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Using Bayesian Kalman Filter to predict positions of moving particles / objects in 2D (in R)

In this article, we shall see how the Bayesian Kalman Filter can be used to predict positions of some moving particles / objects in 2D.

This article is inspired by a programming assignment from the coursera course Robotics Learning by University of Pennsylvania, where the goal was to implement a Kalman filter for ball tracking in 2D space. Some part of the problem description is taken from the assignment description.

The following equations / algorithms are going to be used to compute the Bayesian state updates for the Kalman Filter.



For the first set of experiments, a few 2D Brownian Motion like movements are simulated for a particle.

  • The noisy position measurements of the particle are captured at different time instants (by adding random Gaussian noise).
  • Next, Kalman Filter is used to predict the particle’s position at different time instants, assuming different position, velocity and measurement uncertainty parameter values.
  • Both the actual trajectory and KF-predicted trajectory of the particle are shown in the following figures / animations.
  • The positional uncertainty (as 2D-Gaussian distribution) assumed by the Kalman Filter is also shown as gray / black contour (for different values of uncertainties).


    kfout.png

    motion1.1motion1.2motion1.3

The next set of figures / animations show how the position of a moving bug is tracked using Kalman Filter.

  • First the noisy measurements of the positions of the bug are obtained at different time instants.
  • Next the correction steps and then the prediction steps are applied, after assuming some uncertainties in position, velocity and the measurements with some Gaussian distributions.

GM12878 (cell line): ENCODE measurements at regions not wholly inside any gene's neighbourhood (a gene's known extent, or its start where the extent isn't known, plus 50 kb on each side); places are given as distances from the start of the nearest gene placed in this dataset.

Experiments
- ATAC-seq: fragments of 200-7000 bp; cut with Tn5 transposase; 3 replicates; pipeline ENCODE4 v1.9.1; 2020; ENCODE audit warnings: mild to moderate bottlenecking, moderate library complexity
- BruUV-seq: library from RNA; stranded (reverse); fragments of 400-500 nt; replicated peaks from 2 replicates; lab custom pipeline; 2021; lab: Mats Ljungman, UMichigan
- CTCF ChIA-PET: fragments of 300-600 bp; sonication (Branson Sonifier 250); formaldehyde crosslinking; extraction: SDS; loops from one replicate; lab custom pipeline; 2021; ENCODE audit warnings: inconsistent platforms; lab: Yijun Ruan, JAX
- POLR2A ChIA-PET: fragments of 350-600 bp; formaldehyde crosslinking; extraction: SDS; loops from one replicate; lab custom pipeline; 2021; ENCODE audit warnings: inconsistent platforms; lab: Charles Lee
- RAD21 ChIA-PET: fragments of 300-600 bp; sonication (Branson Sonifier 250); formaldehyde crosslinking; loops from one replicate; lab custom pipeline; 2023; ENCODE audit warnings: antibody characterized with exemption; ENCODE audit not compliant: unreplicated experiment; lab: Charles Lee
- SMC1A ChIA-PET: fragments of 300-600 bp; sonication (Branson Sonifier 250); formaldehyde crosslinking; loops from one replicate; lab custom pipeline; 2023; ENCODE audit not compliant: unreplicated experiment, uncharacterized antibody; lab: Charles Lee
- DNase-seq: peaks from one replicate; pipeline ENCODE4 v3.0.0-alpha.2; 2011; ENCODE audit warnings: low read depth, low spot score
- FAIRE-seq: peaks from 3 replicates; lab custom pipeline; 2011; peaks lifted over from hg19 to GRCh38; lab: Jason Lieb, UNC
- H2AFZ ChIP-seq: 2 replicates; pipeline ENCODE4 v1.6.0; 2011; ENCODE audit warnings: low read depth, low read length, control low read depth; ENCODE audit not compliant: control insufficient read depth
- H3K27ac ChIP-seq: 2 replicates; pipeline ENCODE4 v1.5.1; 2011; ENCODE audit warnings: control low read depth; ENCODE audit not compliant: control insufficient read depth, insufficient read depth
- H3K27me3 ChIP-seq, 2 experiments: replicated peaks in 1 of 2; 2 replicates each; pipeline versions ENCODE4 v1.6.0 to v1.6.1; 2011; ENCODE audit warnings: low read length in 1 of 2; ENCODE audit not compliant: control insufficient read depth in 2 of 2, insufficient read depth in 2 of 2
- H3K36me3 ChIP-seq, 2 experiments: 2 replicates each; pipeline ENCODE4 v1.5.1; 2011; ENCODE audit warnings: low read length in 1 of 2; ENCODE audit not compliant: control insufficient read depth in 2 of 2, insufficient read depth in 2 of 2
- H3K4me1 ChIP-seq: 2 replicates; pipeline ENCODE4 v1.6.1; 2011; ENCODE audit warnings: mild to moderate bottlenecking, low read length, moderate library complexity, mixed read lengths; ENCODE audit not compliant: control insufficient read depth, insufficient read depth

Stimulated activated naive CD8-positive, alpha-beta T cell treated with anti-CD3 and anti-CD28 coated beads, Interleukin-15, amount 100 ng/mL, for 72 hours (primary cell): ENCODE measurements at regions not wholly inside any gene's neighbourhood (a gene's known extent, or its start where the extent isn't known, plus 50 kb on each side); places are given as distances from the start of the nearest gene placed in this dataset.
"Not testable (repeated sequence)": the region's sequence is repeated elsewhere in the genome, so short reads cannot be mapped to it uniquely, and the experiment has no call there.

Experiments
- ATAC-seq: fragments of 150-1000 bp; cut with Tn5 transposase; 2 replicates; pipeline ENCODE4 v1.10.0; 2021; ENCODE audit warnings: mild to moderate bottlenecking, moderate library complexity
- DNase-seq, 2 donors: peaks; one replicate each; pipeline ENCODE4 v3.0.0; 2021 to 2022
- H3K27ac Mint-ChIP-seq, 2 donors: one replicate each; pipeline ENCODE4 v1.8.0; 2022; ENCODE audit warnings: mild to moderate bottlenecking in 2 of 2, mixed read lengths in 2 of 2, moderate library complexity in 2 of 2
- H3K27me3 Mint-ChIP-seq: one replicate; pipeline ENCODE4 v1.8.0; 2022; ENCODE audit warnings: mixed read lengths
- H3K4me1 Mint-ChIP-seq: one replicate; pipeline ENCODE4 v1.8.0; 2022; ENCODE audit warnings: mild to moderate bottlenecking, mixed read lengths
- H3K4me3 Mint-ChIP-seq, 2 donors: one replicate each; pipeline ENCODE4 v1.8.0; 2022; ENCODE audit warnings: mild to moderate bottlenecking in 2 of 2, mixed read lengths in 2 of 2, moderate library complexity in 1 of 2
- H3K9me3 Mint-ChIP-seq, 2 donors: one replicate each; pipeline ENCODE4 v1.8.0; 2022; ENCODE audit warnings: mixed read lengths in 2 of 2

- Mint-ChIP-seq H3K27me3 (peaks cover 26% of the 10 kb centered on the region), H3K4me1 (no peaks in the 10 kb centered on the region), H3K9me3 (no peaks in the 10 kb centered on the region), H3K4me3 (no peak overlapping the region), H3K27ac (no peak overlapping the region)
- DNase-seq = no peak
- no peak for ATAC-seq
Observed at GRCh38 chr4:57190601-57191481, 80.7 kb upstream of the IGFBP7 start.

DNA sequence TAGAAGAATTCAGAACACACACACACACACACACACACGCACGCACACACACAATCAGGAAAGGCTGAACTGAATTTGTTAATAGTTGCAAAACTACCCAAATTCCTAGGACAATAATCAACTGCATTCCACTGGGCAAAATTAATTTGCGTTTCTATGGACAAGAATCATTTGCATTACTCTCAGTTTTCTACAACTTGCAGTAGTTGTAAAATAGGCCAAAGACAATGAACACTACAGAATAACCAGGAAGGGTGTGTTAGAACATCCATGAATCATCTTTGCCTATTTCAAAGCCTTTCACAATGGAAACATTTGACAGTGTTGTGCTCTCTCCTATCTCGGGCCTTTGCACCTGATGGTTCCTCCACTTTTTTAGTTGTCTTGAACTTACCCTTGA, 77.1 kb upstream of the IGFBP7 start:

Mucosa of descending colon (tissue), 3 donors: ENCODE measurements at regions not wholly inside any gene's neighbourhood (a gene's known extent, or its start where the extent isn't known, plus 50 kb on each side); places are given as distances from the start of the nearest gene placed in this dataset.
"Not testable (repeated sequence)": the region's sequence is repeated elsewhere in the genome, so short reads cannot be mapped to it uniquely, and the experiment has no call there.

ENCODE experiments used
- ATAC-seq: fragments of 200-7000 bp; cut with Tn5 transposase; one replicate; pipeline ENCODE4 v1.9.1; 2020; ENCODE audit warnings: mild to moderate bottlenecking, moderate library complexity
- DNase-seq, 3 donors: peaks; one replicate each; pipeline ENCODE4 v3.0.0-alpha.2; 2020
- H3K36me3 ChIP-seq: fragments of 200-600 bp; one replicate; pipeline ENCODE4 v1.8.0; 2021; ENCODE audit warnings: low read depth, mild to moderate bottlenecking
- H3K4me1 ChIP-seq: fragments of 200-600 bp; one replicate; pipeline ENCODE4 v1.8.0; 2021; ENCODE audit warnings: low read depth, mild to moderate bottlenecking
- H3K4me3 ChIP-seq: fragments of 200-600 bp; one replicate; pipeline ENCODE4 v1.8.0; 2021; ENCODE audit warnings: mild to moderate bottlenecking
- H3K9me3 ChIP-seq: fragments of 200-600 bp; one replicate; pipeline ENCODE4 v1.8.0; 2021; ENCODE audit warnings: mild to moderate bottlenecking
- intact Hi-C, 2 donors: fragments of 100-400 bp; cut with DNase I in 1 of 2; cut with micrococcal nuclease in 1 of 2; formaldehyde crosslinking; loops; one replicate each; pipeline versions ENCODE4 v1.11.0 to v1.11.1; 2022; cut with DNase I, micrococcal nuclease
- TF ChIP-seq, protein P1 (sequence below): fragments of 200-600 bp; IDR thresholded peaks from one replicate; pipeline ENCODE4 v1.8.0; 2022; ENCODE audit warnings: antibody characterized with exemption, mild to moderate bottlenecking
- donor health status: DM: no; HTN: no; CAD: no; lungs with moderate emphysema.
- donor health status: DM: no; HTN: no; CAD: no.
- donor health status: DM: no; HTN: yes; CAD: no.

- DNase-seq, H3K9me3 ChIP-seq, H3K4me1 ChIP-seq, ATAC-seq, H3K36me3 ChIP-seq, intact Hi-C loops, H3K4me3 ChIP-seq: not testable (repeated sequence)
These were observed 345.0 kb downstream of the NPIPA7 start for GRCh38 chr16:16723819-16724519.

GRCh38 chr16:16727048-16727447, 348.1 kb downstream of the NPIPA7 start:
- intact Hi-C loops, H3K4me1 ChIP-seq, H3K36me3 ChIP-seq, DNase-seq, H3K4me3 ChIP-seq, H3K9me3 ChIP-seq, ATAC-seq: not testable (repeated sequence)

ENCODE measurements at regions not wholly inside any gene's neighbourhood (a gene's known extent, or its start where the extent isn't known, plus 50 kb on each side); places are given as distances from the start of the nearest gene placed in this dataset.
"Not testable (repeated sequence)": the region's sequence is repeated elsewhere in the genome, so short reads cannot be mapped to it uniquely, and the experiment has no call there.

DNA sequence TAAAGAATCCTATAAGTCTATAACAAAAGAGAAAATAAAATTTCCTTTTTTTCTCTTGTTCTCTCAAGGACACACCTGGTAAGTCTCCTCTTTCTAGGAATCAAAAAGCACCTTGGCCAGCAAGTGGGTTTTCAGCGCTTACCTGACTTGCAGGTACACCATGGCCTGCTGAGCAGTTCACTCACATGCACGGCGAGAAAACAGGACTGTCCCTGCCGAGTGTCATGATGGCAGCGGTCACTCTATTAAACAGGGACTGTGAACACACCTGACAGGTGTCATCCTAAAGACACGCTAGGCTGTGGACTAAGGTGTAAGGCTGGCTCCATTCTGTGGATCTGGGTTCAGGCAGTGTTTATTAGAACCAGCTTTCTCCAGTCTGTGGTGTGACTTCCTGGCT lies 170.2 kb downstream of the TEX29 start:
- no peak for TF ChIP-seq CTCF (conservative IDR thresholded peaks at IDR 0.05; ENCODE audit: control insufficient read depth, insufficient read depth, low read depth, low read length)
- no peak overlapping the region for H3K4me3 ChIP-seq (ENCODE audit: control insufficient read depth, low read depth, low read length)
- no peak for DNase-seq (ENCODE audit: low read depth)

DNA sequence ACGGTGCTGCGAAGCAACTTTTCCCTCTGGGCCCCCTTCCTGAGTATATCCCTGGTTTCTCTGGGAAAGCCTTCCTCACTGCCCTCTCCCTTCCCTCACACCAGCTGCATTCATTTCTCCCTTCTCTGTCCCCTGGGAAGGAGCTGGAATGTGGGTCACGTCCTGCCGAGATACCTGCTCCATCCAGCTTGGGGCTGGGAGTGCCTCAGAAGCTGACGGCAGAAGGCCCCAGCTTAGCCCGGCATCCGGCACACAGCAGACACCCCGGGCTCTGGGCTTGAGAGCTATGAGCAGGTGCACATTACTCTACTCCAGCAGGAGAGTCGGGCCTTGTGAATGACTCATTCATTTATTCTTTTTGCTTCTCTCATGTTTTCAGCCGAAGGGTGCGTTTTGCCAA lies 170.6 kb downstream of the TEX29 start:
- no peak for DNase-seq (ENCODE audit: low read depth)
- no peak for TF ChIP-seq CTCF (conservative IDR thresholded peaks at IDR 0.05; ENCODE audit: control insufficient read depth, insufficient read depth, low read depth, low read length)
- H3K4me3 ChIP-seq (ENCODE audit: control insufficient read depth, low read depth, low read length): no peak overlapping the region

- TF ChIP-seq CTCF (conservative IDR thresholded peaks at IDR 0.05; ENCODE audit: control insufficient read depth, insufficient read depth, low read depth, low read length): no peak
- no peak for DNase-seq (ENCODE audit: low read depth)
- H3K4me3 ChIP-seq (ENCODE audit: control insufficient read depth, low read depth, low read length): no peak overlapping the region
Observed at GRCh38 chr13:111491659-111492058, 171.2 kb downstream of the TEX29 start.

motion3

  • The position of the bug as shown in the figure above is moving in the x and ydirection randomly in a grid defined by the rectangle [-100,100]x[-100,100].
  • The next figure shows how different iterations for the Kalman Filter predicts and corrects the noisy position observations. The uncertain motion model p(x_t|x_{t-1}) increases the spread of the contour.  We observe a noisy position estimate z_tThe contour of the corrected position p(x_t) has less spread than both the observation p(z_t|x_t) and the motion p(x_t|x_{t-1})  adjusted state.
  • motion3

Next the GPS dataset from the UCI Machine Learning Repository is used to get the geospatial positions of some vehicles at different times.

  • Again some noisy measurement is simulated by adding random noise to the original data.
  • Then the Kalman Filter is again used to predict the vehicle’s position at different time instants, assuming different position, velocity and measurement uncertainties.
  • The position and measurement uncertainties (σ_p,  σ_m) are in terms of latitude / longitude values, where uncertainty in the motion model is σ_v.
  • Both the actual trajectory and KF-predicted trajectory of the vehicle are shown in the following figures / animations.
  • As expected, the more the uncertainties in the position / motion model, the more the actual trajectory differs from the KF-predicted one.

    kfout1kfout2kfout3

    motion2.2motion2.3motion2.4motion2.1.gif

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